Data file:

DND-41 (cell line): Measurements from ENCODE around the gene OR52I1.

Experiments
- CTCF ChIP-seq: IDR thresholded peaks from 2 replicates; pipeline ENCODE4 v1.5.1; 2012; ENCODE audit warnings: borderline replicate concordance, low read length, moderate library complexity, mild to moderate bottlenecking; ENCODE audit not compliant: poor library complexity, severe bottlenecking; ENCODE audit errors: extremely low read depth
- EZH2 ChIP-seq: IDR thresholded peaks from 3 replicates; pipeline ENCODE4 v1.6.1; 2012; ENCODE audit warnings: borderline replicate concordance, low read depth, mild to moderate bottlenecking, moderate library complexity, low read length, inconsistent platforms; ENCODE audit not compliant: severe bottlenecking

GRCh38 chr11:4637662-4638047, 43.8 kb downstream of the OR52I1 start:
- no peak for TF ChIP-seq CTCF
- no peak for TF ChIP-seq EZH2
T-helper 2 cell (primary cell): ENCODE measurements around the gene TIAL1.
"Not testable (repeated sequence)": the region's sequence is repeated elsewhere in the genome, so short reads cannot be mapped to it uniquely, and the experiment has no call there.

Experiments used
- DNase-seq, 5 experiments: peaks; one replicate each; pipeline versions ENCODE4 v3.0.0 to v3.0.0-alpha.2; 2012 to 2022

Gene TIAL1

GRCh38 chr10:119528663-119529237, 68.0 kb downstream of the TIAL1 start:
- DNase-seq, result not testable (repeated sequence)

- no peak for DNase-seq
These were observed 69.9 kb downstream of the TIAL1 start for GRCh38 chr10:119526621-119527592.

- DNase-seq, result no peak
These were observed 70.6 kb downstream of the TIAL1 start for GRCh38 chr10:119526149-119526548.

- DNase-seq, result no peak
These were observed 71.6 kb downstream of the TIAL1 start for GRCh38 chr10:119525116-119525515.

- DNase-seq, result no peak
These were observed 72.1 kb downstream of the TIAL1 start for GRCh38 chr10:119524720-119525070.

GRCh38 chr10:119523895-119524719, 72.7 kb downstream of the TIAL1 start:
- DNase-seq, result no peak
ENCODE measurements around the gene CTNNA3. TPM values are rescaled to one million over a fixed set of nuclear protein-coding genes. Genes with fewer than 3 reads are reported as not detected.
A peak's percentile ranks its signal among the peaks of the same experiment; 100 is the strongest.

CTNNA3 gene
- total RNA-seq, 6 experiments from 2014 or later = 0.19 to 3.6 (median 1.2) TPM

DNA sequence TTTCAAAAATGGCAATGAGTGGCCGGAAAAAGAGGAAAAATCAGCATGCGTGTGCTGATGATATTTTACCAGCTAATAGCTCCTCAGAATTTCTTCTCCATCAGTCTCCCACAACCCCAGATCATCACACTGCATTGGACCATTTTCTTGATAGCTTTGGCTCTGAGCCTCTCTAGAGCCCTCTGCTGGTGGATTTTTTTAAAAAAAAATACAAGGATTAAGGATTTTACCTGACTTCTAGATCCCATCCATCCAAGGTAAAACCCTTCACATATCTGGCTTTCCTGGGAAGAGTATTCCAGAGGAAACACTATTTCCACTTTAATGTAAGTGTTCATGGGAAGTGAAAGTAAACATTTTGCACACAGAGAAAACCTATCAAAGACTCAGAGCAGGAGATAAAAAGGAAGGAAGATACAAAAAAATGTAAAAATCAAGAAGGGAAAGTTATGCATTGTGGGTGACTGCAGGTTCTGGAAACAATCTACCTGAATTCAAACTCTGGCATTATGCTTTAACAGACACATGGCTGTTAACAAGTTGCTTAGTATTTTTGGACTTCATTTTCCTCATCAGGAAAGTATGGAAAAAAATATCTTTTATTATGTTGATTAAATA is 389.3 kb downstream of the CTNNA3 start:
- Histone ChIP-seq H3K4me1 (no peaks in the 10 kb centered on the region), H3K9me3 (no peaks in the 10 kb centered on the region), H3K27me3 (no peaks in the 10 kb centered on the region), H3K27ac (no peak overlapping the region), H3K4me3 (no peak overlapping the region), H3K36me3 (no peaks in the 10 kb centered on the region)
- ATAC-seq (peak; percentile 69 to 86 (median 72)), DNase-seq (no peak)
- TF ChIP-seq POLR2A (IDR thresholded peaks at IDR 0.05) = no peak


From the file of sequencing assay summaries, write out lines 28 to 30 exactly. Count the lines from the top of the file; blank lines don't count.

- total RNA-seq, 6 experiments from 2014 or later = 0.19 to 3.6 (median 1.2) TPM

DNA sequence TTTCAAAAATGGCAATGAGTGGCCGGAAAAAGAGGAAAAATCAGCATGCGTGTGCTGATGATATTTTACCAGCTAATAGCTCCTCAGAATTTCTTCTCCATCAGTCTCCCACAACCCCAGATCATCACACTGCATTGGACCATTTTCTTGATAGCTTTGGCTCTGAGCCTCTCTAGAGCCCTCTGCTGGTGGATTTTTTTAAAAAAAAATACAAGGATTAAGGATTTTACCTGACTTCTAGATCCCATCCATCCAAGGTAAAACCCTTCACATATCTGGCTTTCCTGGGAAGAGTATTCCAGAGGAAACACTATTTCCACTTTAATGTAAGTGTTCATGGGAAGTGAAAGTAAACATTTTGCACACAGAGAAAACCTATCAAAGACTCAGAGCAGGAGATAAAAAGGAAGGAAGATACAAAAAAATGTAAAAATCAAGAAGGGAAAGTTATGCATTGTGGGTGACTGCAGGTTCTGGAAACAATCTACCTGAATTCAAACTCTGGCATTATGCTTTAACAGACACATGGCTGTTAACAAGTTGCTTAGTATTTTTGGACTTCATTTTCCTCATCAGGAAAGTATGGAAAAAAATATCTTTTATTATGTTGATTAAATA is 389.3 kb downstream of the CTNNA3 start:
- Histone ChIP-seq H3K4me1 (no peaks in the 10 kb centered on the region), H3K9me3 (no peaks in the 10 kb centered on the region), H3K27me3 (no peaks in the 10 kb centered on the region), H3K27ac (no peak overlapping the region), H3K4me3 (no peak overlapping the region), H3K36me3 (no peaks in the 10 kb centered on the region)